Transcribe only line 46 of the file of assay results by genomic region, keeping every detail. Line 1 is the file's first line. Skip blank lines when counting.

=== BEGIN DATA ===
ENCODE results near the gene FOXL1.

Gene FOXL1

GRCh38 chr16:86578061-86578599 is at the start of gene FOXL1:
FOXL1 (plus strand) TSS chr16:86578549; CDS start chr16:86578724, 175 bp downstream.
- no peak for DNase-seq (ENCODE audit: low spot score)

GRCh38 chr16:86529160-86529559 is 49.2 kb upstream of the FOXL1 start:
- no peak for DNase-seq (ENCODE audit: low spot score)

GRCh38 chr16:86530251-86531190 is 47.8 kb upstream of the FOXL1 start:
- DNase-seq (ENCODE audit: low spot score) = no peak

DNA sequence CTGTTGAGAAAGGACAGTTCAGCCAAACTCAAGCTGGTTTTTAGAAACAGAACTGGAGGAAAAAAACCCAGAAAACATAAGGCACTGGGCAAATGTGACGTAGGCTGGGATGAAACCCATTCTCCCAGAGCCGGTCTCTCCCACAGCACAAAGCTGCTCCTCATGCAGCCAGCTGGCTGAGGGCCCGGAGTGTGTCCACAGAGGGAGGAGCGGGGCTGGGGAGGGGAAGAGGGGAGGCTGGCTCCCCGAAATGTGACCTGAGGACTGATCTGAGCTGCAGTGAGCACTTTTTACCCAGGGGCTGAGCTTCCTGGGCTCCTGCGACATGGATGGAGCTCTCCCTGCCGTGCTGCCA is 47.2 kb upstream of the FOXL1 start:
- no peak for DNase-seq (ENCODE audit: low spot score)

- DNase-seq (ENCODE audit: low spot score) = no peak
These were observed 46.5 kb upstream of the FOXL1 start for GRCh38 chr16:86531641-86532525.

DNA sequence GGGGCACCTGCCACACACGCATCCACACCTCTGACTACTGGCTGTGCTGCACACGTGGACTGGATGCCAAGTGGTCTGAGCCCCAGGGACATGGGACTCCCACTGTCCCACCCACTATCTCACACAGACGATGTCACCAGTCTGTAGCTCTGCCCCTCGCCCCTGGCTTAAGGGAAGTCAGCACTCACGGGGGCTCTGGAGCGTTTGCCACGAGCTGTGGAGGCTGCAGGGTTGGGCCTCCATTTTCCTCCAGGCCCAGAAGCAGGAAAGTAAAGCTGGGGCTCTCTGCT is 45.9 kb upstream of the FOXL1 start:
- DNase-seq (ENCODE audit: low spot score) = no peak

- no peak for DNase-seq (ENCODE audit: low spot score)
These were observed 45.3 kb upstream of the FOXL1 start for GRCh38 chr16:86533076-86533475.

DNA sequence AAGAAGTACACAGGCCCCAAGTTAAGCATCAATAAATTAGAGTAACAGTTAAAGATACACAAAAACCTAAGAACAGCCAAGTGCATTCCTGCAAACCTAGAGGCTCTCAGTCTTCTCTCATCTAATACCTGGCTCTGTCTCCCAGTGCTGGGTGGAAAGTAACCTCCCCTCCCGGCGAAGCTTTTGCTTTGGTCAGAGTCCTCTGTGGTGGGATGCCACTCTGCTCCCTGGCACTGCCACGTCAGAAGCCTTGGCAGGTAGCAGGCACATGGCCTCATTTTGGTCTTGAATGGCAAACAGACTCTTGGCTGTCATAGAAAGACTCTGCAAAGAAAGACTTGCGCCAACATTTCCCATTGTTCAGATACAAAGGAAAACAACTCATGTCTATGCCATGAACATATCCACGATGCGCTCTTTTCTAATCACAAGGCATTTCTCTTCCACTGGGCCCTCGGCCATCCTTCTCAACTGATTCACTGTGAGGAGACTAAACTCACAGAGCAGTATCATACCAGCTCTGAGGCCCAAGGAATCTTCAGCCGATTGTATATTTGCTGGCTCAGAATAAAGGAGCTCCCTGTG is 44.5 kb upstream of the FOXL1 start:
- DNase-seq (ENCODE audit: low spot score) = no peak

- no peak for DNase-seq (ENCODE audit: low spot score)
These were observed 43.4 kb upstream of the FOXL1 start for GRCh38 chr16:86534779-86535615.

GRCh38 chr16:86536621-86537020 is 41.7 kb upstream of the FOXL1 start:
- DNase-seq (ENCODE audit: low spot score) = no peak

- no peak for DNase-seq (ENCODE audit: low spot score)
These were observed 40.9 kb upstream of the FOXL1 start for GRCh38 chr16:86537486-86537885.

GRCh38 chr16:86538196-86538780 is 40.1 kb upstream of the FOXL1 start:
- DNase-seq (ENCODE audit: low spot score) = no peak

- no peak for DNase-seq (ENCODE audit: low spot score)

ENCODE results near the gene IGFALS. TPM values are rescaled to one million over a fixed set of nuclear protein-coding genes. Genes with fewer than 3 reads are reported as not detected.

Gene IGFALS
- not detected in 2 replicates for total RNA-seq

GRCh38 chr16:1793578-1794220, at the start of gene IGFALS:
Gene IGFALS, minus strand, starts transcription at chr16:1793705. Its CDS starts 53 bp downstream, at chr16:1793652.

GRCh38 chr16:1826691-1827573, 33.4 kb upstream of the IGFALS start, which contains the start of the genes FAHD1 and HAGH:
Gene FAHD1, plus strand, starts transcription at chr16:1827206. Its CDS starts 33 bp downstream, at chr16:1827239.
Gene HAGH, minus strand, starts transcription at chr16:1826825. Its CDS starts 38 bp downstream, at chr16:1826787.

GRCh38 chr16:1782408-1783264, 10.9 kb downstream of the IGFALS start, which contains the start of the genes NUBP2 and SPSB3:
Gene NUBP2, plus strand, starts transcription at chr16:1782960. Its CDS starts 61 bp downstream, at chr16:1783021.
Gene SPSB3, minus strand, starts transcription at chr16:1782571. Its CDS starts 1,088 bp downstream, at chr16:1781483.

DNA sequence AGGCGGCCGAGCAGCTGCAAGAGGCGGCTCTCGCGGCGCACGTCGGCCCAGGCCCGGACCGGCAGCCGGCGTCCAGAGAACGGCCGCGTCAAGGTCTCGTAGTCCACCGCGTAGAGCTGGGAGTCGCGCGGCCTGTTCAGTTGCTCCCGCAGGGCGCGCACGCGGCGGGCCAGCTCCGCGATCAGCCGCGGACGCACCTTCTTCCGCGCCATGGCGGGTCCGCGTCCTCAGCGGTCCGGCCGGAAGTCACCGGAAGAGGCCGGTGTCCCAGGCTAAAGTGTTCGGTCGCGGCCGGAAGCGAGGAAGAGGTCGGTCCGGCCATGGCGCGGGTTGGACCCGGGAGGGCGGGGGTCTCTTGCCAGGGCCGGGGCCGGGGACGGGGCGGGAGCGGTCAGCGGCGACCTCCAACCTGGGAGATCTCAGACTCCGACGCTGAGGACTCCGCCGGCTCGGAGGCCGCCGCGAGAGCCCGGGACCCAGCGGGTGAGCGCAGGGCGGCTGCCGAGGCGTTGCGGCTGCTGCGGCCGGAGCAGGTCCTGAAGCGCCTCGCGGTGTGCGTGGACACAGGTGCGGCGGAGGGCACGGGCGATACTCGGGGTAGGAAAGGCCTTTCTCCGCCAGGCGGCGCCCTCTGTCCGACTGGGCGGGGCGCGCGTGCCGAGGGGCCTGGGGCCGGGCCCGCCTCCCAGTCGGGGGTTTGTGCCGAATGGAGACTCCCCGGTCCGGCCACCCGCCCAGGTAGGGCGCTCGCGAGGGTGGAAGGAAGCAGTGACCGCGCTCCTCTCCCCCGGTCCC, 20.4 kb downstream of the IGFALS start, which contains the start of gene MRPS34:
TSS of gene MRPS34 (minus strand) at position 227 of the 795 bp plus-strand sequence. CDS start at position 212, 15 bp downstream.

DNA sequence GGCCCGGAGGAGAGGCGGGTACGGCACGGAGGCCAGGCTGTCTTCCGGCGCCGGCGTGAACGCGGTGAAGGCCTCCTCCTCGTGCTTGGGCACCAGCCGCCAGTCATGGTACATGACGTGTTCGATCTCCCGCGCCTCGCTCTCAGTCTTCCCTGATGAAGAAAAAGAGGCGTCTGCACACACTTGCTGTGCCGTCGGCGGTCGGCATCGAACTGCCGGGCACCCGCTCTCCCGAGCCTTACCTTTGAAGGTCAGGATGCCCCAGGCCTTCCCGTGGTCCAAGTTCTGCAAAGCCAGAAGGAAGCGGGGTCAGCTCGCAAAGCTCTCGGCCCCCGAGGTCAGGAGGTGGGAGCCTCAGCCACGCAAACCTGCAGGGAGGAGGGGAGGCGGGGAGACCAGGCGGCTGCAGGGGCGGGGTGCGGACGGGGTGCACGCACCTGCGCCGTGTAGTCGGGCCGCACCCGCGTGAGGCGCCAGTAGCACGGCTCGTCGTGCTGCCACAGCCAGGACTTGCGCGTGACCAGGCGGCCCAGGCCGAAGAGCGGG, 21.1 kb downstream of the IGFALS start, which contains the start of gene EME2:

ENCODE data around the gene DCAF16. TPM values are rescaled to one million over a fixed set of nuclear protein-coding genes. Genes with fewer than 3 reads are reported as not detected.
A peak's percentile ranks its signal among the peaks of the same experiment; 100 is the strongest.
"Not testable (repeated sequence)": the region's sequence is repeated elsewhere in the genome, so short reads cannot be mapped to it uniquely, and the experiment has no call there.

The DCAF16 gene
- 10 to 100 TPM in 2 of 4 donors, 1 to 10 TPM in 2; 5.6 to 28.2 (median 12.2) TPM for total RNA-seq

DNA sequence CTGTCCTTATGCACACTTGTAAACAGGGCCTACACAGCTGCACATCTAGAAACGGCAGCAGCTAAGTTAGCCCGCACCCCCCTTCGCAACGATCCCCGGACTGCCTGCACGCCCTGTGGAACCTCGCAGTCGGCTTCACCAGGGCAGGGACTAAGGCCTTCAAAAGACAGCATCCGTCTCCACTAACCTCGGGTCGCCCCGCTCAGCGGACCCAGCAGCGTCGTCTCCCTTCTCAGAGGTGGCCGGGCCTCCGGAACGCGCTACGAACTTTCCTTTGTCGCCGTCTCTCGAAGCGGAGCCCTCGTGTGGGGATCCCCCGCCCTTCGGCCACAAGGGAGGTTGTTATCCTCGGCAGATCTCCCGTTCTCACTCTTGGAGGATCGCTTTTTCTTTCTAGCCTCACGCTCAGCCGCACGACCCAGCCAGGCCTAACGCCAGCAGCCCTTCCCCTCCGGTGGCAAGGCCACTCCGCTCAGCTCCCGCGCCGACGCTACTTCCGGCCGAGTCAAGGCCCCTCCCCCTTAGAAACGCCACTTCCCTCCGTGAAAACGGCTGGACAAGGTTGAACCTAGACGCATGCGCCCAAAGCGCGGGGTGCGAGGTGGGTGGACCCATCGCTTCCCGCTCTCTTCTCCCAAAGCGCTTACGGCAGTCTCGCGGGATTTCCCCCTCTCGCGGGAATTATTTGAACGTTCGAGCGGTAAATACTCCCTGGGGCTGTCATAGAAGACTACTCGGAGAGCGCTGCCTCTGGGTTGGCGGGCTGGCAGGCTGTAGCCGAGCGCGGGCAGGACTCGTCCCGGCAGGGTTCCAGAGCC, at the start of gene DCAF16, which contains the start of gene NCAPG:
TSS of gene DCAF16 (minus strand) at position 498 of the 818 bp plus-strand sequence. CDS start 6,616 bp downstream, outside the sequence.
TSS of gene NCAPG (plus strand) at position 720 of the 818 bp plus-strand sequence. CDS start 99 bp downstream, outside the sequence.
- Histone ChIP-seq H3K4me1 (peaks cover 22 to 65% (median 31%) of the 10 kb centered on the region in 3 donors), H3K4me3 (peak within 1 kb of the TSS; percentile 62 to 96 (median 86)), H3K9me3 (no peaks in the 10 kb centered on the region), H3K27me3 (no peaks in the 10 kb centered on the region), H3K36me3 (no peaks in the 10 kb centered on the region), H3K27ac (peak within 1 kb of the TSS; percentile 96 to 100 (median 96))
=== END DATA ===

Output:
The DCAF16 gene